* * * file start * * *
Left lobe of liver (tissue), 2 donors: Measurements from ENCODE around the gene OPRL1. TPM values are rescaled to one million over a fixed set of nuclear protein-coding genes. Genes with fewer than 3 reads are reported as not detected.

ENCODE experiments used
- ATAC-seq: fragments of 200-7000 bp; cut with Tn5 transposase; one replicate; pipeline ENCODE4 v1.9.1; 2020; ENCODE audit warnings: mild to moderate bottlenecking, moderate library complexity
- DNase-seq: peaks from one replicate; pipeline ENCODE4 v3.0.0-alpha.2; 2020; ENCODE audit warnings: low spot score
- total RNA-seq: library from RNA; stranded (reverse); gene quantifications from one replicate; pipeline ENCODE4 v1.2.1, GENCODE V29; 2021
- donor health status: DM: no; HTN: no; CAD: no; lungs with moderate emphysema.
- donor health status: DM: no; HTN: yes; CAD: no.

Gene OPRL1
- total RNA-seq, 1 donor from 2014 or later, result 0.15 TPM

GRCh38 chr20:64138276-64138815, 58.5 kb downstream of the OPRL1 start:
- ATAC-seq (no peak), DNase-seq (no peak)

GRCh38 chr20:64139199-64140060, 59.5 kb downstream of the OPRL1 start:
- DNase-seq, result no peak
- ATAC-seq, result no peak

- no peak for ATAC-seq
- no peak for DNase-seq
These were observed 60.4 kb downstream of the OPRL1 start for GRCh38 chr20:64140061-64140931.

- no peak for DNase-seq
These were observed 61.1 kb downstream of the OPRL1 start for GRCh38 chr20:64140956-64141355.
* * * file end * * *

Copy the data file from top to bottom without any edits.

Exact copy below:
Left lobe of liver (tissue), 2 donors: Measurements from ENCODE around the gene OPRL1. TPM values are rescaled to one million over a fixed set of nuclear protein-coding genes. Genes with fewer than 3 reads are reported as not detected.

ENCODE experiments used
- ATAC-seq: fragments of 200-7000 bp; cut with Tn5 transposase; one replicate; pipeline ENCODE4 v1.9.1; 2020; ENCODE audit warnings: mild to moderate bottlenecking, moderate library complexity
- DNase-seq: peaks from one replicate; pipeline ENCODE4 v3.0.0-alpha.2; 2020; ENCODE audit warnings: low spot score
- total RNA-seq: library from RNA; stranded (reverse); gene quantifications from one replicate; pipeline ENCODE4 v1.2.1, GENCODE V29; 2021
- donor health status: DM: no; HTN: no; CAD: no; lungs with moderate emphysema.
- donor health status: DM: no; HTN: yes; CAD: no.

Gene OPRL1
- total RNA-seq, 1 donor from 2014 or later, result 0.15 TPM

GRCh38 chr20:64138276-64138815, 58.5 kb downstream of the OPRL1 start:
- ATAC-seq (no peak), DNase-seq (no peak)

GRCh38 chr20:64139199-64140060, 59.5 kb downstream of the OPRL1 start:
- DNase-seq, result no peak
- ATAC-seq, result no peak

- no peak for ATAC-seq
- no peak for DNase-seq
These were observed 60.4 kb downstream of the OPRL1 start for GRCh38 chr20:64140061-64140931.

- no peak for DNase-seq
These were observed 61.1 kb downstream of the OPRL1 start for GRCh38 chr20:64140956-64141355.